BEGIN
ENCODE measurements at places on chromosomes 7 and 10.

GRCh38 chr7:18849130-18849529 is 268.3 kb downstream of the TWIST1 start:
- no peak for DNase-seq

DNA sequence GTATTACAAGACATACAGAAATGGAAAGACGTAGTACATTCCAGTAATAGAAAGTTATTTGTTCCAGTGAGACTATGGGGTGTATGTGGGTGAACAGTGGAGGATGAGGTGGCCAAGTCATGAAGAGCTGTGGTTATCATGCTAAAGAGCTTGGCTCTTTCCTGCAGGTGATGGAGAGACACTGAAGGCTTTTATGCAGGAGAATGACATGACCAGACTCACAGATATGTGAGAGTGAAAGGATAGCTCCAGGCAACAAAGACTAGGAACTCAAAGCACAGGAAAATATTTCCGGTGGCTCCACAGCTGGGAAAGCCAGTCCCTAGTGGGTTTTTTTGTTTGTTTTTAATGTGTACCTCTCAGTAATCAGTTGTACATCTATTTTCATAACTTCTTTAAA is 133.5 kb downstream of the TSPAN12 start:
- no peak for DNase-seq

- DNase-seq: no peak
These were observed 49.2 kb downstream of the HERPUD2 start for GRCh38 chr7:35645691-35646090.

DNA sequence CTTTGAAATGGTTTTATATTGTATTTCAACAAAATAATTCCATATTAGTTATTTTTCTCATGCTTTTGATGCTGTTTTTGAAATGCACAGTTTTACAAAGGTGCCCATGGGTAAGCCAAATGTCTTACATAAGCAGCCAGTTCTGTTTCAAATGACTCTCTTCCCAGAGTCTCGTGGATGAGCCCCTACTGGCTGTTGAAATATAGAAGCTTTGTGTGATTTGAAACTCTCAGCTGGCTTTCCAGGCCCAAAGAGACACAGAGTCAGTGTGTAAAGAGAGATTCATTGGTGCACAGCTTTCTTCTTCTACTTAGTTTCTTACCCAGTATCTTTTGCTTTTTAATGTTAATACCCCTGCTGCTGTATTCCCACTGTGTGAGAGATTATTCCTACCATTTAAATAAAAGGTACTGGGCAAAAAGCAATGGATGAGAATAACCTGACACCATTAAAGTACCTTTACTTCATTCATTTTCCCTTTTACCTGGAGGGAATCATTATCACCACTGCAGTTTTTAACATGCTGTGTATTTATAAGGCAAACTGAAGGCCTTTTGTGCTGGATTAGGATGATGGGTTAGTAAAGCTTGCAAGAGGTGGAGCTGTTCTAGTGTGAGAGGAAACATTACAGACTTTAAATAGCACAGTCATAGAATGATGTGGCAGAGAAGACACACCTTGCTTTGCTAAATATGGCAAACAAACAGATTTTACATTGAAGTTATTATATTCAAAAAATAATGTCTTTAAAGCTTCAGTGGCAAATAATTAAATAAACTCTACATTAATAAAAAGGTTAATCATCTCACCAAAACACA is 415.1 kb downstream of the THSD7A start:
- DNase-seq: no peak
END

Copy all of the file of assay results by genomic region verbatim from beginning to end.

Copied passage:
ENCODE measurements at places on chromosomes 7 and 10.

GRCh38 chr7:18849130-18849529 is 268.3 kb downstream of the TWIST1 start:
- no peak for DNase-seq

DNA sequence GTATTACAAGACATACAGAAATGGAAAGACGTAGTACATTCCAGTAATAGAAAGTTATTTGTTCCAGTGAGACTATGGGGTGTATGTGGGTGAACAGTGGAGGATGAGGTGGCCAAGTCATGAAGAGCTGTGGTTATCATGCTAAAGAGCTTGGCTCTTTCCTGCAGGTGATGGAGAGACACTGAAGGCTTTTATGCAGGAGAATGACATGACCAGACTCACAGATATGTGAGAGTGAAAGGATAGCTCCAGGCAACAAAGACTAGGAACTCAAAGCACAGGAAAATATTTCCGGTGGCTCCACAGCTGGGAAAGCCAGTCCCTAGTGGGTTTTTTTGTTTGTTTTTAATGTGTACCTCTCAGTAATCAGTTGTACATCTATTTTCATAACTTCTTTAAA is 133.5 kb downstream of the TSPAN12 start:
- no peak for DNase-seq

- DNase-seq: no peak
These were observed 49.2 kb downstream of the HERPUD2 start for GRCh38 chr7:35645691-35646090.

DNA sequence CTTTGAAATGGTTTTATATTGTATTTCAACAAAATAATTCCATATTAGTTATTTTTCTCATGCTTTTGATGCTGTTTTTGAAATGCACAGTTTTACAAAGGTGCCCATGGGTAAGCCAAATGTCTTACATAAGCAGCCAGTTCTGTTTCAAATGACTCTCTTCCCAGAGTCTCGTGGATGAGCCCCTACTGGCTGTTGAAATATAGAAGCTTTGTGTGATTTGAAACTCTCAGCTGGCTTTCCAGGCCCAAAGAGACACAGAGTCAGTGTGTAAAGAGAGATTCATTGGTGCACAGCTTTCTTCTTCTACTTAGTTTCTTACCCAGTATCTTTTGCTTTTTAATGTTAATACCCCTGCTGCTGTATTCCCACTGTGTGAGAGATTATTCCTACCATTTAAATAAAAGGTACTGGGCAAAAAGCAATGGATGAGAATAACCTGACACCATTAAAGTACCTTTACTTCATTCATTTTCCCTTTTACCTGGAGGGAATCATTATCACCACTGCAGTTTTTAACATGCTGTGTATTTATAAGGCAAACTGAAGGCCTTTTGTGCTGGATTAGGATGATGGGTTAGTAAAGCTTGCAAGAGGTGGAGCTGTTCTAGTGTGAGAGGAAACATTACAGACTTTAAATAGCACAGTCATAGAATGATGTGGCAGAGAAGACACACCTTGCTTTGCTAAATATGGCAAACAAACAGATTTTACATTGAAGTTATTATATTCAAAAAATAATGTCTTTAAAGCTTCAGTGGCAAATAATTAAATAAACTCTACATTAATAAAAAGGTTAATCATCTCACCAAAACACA is 415.1 kb downstream of the THSD7A start:
- DNase-seq: no peak